The Limey is directed by Steven Soderbergh and written by Lem Dobbs. It stars Terence Stamp, Lesley Ann Warren, Luis Guzman, Barry Newman, Peter Fonda and Nicky Katt. Music is by Cliff Martinez and cinematography by Edward Lachman.
Wilson (Stamp), fresh out of prison, travels to Los Angeles to investigate the death of his estranged daughter Jenny (Melissa George). Aided by a couple of her friends, Wilson's trail leads to the last guy Jenny was dating, oily record producer Terry Valentine (Fonda), a guy with more than record producing on his CV.
Steven Soderbergh picks up on a common film noir theme, that of a man seeking revenge for the death of a friend or loved one, and cloaks it in visual and aural artistry. The story as written is simple, undeniably so, yet the narrative structure spins it into a vortex of complexity and psychological disharmony.
Alongside his editor, Sarah Flack, Soderbergh uses flash-backs and flash-forwards to unfurl the plot. Thus we often get a triplicate viewpoint of a scene, such as what will happen, what the antagonist wants to happen or what might happen! It's dizzying stuff but it serves the emotional thrum of the plot beautifully and draws the viewer firmly into Wilson's state of mind. This is the case with dialogue and sound as well, where a current scene will feature previous or future aural snatches. The director also splices in scenes from Wilson's memory banks to marry up the emotional discord, while also deftly using scenes from Stamp's performance in 1967 film Poor Cow (Ken Loach) to show the youthful Wilson from happier times.
If this all sounds like style over substance? Then it is, but The Limey rises above this issue because elsewhere there's other great rewards. Notably Stamp's performance and the counter-point characterisation by Fonda. Stamp, in full cockney spouting mode is having a great time, he has Wilson as a feral man of vengeance, but with a knowing sense of parody, he also exudes a sorrowful guilt at his inadequacies as a father. Fonda has Valentine as a relic of the sixties, he's regressing and constantly looks back. It's a smooth performance from Fonda, weasel like but never over the top in villain terms, and the fact that Stamp and Fonda are mostly kept apart until the finale really helps the characterisations to thrive. Good support comes from Guzman and Warren, though Newman only just convinces as Valentine's "enforcer".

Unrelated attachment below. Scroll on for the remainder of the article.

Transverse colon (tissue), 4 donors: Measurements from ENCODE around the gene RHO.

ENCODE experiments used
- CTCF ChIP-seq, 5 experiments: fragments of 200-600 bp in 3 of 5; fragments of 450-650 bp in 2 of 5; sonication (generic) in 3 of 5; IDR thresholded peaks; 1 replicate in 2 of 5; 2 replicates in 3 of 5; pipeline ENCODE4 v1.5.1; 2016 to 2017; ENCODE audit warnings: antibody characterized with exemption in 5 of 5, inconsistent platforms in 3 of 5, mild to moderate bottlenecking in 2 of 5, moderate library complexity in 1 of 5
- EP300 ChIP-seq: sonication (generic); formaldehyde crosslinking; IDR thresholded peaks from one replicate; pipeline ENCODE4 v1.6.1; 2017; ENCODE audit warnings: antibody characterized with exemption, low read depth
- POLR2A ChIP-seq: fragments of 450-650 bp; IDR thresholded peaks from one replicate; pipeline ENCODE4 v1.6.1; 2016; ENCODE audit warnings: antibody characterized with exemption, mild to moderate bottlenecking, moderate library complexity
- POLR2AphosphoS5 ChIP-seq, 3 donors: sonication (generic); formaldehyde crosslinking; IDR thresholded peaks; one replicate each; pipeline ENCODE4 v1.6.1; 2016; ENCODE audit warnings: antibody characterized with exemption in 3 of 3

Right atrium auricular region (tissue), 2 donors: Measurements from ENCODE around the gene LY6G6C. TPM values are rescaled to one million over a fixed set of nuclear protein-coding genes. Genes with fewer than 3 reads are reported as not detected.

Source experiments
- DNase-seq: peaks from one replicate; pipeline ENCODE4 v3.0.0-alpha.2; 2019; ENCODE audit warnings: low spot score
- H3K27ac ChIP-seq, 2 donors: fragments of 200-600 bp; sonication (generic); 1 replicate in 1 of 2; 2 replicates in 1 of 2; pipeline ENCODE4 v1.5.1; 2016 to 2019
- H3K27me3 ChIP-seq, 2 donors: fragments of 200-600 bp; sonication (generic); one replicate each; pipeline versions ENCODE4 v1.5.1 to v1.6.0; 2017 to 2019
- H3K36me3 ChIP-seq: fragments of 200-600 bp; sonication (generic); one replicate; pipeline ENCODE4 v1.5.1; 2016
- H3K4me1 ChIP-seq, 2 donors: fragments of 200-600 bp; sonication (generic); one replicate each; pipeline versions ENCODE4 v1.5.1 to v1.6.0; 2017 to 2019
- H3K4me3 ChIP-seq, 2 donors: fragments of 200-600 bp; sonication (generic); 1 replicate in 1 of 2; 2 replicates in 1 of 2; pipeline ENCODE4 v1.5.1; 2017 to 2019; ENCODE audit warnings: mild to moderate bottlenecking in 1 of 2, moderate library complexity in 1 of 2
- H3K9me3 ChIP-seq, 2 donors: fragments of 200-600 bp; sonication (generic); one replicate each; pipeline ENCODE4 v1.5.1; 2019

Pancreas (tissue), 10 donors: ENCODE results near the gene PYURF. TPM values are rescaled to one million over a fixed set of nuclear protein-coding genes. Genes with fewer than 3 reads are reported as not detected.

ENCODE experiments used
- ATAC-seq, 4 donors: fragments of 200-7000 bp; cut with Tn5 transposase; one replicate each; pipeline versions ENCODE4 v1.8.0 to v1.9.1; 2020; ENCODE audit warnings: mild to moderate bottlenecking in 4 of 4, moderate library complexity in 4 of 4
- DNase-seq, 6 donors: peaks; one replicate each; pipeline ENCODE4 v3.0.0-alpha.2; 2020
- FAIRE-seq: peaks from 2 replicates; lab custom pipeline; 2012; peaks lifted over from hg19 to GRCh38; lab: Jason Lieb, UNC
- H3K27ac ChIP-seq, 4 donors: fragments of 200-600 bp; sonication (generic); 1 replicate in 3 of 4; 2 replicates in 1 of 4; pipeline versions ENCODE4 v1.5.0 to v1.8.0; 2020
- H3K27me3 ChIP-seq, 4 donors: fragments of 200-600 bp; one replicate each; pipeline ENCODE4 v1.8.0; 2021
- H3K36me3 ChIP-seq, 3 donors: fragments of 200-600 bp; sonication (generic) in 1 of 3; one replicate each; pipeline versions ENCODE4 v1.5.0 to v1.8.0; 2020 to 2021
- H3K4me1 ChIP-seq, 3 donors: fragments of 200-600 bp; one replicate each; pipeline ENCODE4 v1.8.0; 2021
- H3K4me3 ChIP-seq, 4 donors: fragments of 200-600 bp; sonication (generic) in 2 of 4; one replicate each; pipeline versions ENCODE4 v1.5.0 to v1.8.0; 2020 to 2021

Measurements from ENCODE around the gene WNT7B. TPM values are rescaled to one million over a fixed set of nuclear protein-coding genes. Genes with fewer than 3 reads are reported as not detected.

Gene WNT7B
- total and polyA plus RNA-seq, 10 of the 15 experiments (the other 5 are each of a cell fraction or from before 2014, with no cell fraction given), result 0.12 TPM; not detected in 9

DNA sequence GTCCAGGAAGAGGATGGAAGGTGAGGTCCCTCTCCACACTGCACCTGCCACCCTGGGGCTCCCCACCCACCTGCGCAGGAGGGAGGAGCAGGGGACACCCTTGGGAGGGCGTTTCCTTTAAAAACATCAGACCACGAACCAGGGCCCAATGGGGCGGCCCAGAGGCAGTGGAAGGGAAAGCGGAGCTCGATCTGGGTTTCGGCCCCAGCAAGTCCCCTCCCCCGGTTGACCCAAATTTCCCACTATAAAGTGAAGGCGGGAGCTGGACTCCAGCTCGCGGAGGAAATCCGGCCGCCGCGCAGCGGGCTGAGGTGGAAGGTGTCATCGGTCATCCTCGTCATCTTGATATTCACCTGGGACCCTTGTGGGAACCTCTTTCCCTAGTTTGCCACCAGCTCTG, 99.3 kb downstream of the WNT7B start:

There's good humour to be found here, intentionally so, something that seems to have thrown some folk into thinking Stamp is going over the top. That isn't the case, though, Wilson is a veteran of prison and wry humour is merely one of his defence mechanisms. One of the great scenes in the film sees Wilson launch into a cockney monologue as a stony faced DEA Agent (Bill Duke looking hard as always) listens without understanding a thing he says! It's also worth pointing out that although the story is average, Lem Dobbs' screenplay does throw in a very good ending, a veer from the norm that closes the picture on a strong note. There's so much good about The Limey that it's a safe recommendation to neo-noir fans and fans of Stamp and Soderbergh. 7.5/10